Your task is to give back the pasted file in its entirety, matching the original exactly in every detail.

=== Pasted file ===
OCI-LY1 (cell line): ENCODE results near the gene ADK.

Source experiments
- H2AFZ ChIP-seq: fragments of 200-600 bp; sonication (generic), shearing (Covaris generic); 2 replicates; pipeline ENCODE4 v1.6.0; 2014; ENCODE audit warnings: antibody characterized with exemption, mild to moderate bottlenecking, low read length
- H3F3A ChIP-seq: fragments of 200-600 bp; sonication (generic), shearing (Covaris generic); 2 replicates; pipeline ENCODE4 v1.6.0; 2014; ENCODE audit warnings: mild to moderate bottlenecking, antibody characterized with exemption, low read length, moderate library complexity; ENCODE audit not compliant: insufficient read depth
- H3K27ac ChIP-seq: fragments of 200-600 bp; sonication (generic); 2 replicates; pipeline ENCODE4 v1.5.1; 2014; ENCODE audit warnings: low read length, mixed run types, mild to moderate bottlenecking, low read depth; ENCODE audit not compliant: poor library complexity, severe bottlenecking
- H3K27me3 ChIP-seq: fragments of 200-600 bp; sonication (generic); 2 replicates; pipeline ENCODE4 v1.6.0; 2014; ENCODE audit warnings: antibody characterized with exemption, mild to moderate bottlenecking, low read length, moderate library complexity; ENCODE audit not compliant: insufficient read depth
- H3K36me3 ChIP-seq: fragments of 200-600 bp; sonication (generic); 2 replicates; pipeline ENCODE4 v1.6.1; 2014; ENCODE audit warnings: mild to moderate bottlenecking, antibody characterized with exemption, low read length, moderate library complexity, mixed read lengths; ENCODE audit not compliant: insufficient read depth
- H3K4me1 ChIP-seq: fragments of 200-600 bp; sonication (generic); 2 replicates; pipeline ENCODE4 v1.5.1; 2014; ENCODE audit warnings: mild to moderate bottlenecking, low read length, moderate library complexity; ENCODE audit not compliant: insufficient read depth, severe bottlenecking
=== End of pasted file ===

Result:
OCI-LY1 (cell line): ENCODE results near the gene ADK.

Source experiments
- H2AFZ ChIP-seq: fragments of 200-600 bp; sonication (generic), shearing (Covaris generic); 2 replicates; pipeline ENCODE4 v1.6.0; 2014; ENCODE audit warnings: antibody characterized with exemption, mild to moderate bottlenecking, low read length
- H3F3A ChIP-seq: fragments of 200-600 bp; sonication (generic), shearing (Covaris generic); 2 replicates; pipeline ENCODE4 v1.6.0; 2014; ENCODE audit warnings: mild to moderate bottlenecking, antibody characterized with exemption, low read length, moderate library complexity; ENCODE audit not compliant: insufficient read depth
- H3K27ac ChIP-seq: fragments of 200-600 bp; sonication (generic); 2 replicates; pipeline ENCODE4 v1.5.1; 2014; ENCODE audit warnings: low read length, mixed run types, mild to moderate bottlenecking, low read depth; ENCODE audit not compliant: poor library complexity, severe bottlenecking
- H3K27me3 ChIP-seq: fragments of 200-600 bp; sonication (generic); 2 replicates; pipeline ENCODE4 v1.6.0; 2014; ENCODE audit warnings: antibody characterized with exemption, mild to moderate bottlenecking, low read length, moderate library complexity; ENCODE audit not compliant: insufficient read depth
- H3K36me3 ChIP-seq: fragments of 200-600 bp; sonication (generic); 2 replicates; pipeline ENCODE4 v1.6.1; 2014; ENCODE audit warnings: mild to moderate bottlenecking, antibody characterized with exemption, low read length, moderate library complexity, mixed read lengths; ENCODE audit not compliant: insufficient read depth
- H3K4me1 ChIP-seq: fragments of 200-600 bp; sonication (generic); 2 replicates; pipeline ENCODE4 v1.5.1; 2014; ENCODE audit warnings: mild to moderate bottlenecking, low read length, moderate library complexity; ENCODE audit not compliant: insufficient read depth, severe bottlenecking